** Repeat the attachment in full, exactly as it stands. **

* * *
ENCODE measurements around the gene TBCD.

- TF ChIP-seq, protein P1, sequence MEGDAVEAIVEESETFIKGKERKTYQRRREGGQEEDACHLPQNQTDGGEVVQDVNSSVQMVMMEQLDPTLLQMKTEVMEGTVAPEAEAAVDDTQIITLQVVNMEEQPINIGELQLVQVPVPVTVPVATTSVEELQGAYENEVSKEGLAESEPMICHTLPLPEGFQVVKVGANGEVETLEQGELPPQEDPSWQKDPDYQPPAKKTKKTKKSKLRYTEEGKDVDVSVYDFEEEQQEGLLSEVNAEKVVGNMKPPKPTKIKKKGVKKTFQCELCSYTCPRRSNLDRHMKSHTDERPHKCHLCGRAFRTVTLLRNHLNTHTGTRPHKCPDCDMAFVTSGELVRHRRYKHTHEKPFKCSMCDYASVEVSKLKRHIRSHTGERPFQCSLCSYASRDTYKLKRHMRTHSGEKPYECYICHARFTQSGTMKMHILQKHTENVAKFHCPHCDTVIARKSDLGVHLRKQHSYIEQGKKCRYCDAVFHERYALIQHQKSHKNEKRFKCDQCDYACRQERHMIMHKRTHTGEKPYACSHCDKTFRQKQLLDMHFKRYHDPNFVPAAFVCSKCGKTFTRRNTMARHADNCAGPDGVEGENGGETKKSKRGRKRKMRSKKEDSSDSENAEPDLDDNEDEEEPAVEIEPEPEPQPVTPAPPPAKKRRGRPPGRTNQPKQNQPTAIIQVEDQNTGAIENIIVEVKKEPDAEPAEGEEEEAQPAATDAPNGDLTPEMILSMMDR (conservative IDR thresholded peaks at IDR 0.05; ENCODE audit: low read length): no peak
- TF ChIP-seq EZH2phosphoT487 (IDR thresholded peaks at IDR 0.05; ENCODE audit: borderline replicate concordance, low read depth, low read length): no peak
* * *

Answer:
ENCODE measurements around the gene TBCD.

- TF ChIP-seq, protein P1, sequence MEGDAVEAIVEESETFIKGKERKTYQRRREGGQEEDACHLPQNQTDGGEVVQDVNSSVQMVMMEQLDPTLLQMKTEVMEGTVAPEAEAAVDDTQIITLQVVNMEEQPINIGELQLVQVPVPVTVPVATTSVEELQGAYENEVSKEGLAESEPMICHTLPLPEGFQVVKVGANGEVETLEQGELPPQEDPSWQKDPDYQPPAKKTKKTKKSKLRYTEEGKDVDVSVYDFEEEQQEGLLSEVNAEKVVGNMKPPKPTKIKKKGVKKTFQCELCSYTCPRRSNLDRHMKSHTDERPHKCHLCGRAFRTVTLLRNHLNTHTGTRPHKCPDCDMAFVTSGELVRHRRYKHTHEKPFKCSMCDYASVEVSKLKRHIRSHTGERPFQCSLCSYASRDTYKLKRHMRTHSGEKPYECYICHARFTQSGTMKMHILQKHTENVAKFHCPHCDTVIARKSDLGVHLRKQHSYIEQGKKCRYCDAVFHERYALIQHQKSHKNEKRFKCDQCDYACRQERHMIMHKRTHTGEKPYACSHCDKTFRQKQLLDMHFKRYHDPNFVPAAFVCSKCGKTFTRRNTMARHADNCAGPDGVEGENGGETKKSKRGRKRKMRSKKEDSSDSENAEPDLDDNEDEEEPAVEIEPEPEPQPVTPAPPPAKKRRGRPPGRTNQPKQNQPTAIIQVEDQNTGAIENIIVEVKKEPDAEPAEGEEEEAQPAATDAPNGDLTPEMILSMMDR (conservative IDR thresholded peaks at IDR 0.05; ENCODE audit: low read length): no peak
- TF ChIP-seq EZH2phosphoT487 (IDR thresholded peaks at IDR 0.05; ENCODE audit: borderline replicate concordance, low read depth, low read length): no peak